EL PASO COUNTY, Colo. (CBS4) - A pilot of a U.S. Air Force Thunderbirds jet wasn't injured after ejecting just before the F-16 crashed outside of Colorado Springs Thursday afternoon. The crash happened just moments after the pilot flew over the Air Force Academy graduation.
The plane crashed at Fontaine Boulevard near Rolling View Drive in the Security-Widefield area south of Colorado Springs.
"I thought this is really strange that this is happening so I pulled over again took a picture of the pilot coming down and then from a distance saw the plane out in the field between Powers Boulevard and Fontaine Boulevard," said witness Debbie Cooper.
The pilot, identified as Alex Turner, was preparing to land when something went wrong and he ejected from the plane while it was already low to the ground.
Lt. Col. Christopher Hammond said the pilot made a decision to move the jet over an open field and eject.
"He made a conscious effort to direct his aircraft away from some of the local neighborhoods that are here in the area," said Hammond.
The jet had participated in a flyover during the graduation ceremony at the Air Force Academy where President Barack Obama spoke.
Turner walked away from the crash, landing nearly a half mile away. Before boarding Air Force One, Obama stopped his motorcade as he was leaving the Air Force Academy and thanked Turner for his service. Obama also said he was thankful Turner was not seriously hurt.
Turner was taken to Peterson Air Force Base for evaluation. He was been with the Thunderbirds since October 2015 and was an experienced pilot. Officials credit his flying experience for being able to put down the plane while keeping it intact.
"In my 31 years of Air Force firefighting and public affairs, I've seen a number of aircraft crashes and this one is in very good shape, the aircraft is totally intact, it did not catch fire. I think it's a testament to the exceptional pilot-ism of our Air Force Thunderbird pilot," said one Air Force spokesman after the crash.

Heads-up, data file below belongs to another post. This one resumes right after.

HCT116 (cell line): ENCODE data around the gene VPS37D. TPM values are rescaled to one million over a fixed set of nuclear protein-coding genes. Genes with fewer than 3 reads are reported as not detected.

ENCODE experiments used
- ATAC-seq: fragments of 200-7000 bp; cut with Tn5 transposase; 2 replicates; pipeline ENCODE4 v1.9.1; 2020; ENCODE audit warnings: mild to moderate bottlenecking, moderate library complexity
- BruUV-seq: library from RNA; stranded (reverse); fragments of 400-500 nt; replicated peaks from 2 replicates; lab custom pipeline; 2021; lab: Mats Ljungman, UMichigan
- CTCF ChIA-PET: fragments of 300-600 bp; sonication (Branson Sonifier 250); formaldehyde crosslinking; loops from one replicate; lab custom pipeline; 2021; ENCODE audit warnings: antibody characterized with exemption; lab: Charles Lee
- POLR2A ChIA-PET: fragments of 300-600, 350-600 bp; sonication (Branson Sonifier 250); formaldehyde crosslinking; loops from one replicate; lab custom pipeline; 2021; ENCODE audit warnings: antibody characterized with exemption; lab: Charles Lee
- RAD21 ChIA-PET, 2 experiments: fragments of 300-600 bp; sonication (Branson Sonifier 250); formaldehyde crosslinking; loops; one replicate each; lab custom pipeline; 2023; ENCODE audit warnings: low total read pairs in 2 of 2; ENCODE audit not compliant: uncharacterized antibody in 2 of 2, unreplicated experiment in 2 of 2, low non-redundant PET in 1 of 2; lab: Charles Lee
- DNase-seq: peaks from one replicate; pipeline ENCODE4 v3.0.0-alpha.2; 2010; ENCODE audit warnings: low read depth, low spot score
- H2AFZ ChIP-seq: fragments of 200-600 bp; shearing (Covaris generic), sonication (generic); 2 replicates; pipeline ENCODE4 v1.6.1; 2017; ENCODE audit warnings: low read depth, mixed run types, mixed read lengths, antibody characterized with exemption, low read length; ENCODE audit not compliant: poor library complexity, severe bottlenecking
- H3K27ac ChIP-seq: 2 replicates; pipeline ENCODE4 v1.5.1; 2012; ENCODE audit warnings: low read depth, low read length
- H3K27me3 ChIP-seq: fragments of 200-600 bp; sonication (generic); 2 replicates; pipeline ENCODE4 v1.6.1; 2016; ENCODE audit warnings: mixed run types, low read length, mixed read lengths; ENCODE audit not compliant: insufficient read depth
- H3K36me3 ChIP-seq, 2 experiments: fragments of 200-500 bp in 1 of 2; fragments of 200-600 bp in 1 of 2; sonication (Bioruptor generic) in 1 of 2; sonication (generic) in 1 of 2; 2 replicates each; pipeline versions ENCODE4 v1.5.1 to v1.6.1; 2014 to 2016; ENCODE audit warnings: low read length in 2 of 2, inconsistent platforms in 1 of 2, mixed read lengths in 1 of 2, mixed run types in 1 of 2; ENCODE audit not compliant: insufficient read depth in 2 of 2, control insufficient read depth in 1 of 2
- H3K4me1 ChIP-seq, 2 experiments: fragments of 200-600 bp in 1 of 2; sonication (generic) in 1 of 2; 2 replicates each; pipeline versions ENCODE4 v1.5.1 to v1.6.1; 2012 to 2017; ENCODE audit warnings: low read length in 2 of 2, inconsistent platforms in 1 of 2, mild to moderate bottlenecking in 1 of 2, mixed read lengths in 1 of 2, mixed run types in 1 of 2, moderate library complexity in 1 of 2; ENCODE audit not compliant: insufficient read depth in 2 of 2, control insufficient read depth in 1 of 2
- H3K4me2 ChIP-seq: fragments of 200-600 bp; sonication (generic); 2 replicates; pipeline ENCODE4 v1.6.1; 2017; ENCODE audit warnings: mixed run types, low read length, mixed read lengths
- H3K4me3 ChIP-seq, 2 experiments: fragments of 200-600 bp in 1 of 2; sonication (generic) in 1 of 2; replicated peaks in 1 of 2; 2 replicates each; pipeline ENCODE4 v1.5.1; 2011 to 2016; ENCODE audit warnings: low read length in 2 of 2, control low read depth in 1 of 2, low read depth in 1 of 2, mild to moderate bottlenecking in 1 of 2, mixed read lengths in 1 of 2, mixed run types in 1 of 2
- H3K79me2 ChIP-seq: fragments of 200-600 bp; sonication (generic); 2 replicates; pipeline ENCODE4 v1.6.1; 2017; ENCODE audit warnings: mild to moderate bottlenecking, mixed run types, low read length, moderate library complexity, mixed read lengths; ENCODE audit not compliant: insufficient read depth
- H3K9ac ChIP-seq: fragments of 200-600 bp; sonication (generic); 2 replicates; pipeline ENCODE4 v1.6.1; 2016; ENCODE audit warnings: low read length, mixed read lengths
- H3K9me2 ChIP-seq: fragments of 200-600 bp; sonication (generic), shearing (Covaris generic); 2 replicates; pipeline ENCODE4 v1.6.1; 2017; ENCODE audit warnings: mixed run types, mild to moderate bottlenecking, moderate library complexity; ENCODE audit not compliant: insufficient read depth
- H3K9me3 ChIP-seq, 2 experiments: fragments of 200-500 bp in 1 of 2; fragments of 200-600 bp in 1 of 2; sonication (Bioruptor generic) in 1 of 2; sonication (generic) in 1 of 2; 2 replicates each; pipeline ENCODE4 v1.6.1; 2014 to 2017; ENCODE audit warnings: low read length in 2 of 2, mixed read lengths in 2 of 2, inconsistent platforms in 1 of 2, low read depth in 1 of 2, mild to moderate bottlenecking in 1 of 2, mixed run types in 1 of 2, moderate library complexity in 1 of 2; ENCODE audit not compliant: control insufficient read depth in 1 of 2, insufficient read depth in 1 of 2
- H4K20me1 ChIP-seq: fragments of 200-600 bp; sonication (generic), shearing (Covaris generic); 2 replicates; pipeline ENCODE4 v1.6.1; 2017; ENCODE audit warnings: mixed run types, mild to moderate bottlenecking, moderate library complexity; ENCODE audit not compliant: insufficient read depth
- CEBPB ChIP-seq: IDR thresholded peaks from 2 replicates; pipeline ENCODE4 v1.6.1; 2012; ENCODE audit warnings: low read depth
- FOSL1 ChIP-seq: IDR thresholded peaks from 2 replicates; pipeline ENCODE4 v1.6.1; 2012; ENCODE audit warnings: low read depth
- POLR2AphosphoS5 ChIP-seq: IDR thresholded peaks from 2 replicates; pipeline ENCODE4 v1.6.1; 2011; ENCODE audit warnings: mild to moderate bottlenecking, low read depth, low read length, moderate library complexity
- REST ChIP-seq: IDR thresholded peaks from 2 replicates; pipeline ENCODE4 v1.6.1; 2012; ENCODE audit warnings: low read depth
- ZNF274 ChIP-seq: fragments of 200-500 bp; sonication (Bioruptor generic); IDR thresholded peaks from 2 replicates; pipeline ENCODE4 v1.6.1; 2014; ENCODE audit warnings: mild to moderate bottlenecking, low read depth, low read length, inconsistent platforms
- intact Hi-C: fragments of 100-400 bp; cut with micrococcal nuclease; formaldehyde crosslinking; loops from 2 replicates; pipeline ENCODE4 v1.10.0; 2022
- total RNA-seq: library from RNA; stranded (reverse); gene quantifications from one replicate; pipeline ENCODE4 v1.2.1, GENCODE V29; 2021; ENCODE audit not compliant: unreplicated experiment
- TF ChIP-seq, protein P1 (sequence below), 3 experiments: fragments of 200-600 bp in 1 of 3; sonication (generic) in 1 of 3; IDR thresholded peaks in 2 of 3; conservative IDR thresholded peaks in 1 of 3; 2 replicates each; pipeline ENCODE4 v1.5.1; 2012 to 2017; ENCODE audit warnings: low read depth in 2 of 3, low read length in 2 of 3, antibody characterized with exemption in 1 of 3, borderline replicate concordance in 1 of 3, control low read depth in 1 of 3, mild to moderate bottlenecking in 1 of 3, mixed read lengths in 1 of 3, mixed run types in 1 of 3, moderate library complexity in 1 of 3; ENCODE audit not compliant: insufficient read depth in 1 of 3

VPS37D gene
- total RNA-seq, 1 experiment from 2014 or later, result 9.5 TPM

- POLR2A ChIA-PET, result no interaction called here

Investigators have given no indication about what went wrong with the aircraft. They say it could be some time before their investigation is complete.
A spokesperson for the Thunderbirds said the jet is valued at a little less than $40 million.
No one on the ground was injured.
"He was standing he went straight down and he was standing there and talking to some people I did see in one of my pictures that someone was examining his right arm," said Cooper.
The aerial demonstration teams have crashed dozens of times in their long histories. Here is a look at some of the recent cases:
— April 2007: Lt. Cmdr. Kevin Davis, 32, of the Blue Angels, died when his jet went down during the final minutes of a performance at the Marine Corps Air Station Beaufort in Beaufort, South Carolina The Pittsfield, Massachusetts., native was in his first year flying in formation with the team.
— August 2005: No one was hurt when two Thunderbird jets made contact while flying in formation, and a missile rail was dislodged. No one was injured in that accident at Chicago Air and Water Show, but the carbon fiber object fell into Lake Michigan, roughly 2,500 feet from where spectators had gathered to watch the show.
— September 2003: Captain Chris Stricklin safely ejected with only minor injuries when his Thunderbird jet crashed at an air show at Mountain Home Air Force Base in Idaho as about 85,000 spectators looked on.
— October 1999: Lt. Commander Kieron O'Connor, 35, and crewmate Lt. Kevin Colling, 32, were killed while practicing for air shows with five other Blue Angels jets at Moody Air Force Base in southern Georgia. There was no evidence of a mechanical problem on the F/A-18 Hornet. Investigators said O'Connor had a rib injury that might have given him trouble tensing his abdominal muscles to avoid blacking out during maneuvers that exert extreme gravitational forces on pilots.
— April 1999: Two Thunderbird F-16 jets bumped shortly after takeoff during a performance at Patrick Air Force Base, Florida. They were able to safely land without injury.
— July 1985: Navy Lt. Cmdr. Mike Gershon, 32, of Pensacola, Florida, died when two A-4 Skyhawk jets collided and plummeted to earth in a fiery crash witnessed by 22,000 spectators. Lt. Andy Caputi, 30, ejected from his plane and landed safely on the grounds of the Niagara Falls Air Force Base.
— January 1982: The "Diamond Crash" becomes the worst training crash in Thunderbird history. Maj. Norm Lowry, Capt. Willie Mays, Capt. Pete Peterson and Capt. Mark Melancon are killed while flying the famous diamond formation during training at Indian Springs, Nevada.
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